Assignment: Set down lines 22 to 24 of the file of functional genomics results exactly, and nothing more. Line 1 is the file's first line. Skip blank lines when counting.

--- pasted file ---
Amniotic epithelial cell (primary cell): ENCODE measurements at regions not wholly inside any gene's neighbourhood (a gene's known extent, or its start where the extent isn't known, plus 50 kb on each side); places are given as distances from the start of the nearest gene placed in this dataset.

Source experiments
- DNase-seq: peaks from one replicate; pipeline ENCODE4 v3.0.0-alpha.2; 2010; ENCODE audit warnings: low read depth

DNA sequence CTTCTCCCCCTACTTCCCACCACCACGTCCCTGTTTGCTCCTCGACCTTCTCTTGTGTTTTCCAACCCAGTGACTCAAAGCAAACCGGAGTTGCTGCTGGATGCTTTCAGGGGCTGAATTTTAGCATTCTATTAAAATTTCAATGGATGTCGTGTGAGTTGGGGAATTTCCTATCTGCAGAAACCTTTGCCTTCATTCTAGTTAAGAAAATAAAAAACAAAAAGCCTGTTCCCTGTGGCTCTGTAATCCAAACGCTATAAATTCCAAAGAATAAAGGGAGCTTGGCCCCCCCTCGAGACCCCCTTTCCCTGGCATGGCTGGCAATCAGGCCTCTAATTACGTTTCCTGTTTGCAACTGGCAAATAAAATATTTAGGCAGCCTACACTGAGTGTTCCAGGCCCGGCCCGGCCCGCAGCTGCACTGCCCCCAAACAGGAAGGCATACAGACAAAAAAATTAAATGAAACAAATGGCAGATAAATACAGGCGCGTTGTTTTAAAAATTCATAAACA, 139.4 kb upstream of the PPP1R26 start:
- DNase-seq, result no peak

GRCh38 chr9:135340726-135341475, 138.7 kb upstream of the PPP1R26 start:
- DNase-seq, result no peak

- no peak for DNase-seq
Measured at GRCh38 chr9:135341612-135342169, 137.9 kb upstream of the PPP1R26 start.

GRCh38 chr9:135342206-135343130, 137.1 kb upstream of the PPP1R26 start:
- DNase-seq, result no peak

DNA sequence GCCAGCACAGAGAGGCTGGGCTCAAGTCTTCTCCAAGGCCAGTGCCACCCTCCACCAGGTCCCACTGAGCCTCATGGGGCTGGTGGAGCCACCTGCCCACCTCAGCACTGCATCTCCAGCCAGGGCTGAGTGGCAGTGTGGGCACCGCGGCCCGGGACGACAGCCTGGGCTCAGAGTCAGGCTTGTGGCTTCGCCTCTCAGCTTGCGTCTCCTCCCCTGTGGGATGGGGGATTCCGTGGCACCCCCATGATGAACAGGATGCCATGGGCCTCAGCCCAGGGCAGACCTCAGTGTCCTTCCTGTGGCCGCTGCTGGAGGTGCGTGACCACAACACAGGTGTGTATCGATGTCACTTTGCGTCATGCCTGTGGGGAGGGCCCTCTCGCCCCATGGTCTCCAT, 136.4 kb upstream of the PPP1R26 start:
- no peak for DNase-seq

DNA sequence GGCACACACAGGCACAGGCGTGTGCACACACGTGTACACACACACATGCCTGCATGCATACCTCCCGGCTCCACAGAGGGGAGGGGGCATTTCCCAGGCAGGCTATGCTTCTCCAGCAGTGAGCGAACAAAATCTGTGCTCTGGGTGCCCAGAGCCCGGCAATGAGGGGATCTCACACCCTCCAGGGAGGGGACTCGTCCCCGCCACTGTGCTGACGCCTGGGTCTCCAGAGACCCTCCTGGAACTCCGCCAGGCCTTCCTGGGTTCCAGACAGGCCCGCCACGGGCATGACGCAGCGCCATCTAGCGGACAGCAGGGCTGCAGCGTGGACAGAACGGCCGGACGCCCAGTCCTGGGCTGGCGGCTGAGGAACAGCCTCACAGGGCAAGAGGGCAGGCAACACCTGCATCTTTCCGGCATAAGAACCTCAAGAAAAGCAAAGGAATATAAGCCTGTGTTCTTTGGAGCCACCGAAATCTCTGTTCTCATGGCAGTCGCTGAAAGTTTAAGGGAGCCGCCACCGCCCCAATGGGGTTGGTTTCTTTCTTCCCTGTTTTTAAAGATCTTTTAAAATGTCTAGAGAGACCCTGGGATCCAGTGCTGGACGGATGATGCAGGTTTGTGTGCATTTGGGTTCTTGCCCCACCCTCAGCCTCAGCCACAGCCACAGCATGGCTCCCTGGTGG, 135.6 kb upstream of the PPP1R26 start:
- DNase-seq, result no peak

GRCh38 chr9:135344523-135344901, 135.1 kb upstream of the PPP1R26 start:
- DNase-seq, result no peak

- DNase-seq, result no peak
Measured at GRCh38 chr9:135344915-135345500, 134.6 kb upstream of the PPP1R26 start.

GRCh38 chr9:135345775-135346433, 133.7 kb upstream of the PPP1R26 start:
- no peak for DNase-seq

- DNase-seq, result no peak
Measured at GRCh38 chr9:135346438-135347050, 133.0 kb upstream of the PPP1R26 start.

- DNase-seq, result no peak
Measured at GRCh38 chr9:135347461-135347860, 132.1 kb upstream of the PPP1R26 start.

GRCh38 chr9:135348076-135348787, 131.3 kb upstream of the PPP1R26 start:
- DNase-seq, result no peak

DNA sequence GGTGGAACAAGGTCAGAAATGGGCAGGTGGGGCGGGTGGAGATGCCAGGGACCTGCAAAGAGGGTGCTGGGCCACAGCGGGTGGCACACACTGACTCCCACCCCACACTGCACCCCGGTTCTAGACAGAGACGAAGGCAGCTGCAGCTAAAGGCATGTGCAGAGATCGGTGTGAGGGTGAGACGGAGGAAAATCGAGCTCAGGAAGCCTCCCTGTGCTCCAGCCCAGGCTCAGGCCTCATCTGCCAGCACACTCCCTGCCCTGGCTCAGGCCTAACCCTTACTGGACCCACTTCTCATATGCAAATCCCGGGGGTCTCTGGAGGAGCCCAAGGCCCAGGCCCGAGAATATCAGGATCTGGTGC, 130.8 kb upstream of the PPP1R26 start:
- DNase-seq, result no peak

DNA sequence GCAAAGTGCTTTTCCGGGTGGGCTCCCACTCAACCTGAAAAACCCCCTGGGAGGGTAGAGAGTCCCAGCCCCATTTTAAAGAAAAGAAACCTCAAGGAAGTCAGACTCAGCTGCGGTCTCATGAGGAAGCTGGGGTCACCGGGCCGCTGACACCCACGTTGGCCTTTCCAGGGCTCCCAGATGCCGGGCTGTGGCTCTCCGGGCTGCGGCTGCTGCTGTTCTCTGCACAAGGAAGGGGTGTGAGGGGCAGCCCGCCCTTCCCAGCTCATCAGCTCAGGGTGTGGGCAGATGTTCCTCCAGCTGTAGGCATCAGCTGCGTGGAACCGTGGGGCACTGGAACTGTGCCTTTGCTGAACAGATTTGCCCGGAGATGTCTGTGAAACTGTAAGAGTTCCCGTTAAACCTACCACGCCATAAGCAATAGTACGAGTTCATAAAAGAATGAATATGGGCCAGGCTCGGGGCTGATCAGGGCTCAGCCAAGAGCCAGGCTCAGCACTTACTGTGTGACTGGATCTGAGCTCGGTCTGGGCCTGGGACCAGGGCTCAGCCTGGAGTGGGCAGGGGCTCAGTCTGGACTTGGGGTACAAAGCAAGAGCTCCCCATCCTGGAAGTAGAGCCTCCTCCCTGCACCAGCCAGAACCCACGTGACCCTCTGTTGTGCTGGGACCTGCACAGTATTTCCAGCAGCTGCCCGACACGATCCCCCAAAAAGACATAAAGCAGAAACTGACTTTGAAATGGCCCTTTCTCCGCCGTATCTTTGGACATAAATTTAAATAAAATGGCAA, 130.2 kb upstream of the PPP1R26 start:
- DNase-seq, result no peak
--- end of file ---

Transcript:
- DNase-seq, result no peak
Measured at GRCh38 chr9:135346438-135347050, 133.0 kb upstream of the PPP1R26 start.

- DNase-seq, result no peak